You don’t need to wait until the auction to make an offer to buy the property.  As the property owner could accept an offer from you & other potential bidders and sign a Contract before the auction, contact the Selling Agent where you are interested in buying the property.

4. Auction Day

Check that the contract documents are the same (if you have previously reviewed them).
Confirm with the Auctioneer as to how the auction is to be conducted & review any documents made available to potential bidders. Register as a bidder, using the name recommended by your Accountant (if applicable).
Whilst auctions are obviously important and significant events for the successful bidder, auctions are often conducted with distracting theatrical aspects of salesmanship & humour.
Usually, the highest bidder will only be successful in buying the property after the auctioneer has announced that the “property is on the market” or words to that effect. However, this is not always the case.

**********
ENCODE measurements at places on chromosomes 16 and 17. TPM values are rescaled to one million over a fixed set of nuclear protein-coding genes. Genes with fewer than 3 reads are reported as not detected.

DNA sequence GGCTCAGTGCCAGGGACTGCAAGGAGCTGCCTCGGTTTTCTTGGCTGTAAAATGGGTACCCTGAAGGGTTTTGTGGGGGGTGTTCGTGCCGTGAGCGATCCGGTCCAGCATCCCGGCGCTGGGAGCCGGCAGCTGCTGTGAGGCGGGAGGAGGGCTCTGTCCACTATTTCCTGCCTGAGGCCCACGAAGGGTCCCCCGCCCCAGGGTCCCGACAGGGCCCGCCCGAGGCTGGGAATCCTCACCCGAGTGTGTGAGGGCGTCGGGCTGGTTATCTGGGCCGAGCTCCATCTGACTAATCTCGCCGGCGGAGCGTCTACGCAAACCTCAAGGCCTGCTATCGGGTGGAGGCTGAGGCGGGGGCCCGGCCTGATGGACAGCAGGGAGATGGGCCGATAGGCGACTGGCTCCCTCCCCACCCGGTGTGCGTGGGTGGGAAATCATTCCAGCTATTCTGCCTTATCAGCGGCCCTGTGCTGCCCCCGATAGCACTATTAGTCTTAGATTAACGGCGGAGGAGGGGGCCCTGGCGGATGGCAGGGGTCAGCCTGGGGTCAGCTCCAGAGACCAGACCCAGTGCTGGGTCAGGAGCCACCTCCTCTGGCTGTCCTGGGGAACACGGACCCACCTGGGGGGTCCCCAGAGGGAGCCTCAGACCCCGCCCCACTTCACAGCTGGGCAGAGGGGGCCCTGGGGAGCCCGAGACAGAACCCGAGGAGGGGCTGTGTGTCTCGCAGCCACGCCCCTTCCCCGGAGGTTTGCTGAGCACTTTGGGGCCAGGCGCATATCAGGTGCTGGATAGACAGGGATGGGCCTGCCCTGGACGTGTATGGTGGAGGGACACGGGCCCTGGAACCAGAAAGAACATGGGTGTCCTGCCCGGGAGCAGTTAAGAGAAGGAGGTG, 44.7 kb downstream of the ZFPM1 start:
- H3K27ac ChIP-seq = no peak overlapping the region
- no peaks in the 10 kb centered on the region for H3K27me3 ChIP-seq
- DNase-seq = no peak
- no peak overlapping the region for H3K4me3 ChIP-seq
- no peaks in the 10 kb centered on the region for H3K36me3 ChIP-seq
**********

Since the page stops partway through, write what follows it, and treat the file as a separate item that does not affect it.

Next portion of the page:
A frustrating aspect is that, on some occasions when the bidding has reached the “reserve” amount required by the Seller (which is not disclosed) there is a blurring of the theatrical aspects of the auctioneer with the need to convey the clear statement to the people present that the highest bidder will become the owner.
Whilst you may never know whether bids announced by the auctioneer are genuine, where you are well prepared, you will be able to block out the distractions & concentrate on the auction process to enable you to make clear decisions.

Successful Bidder!
You will sign the Contract following the auction & pay the deposit.  You will receive your copy of the Contract, which you should deliver to your lawyer immediately.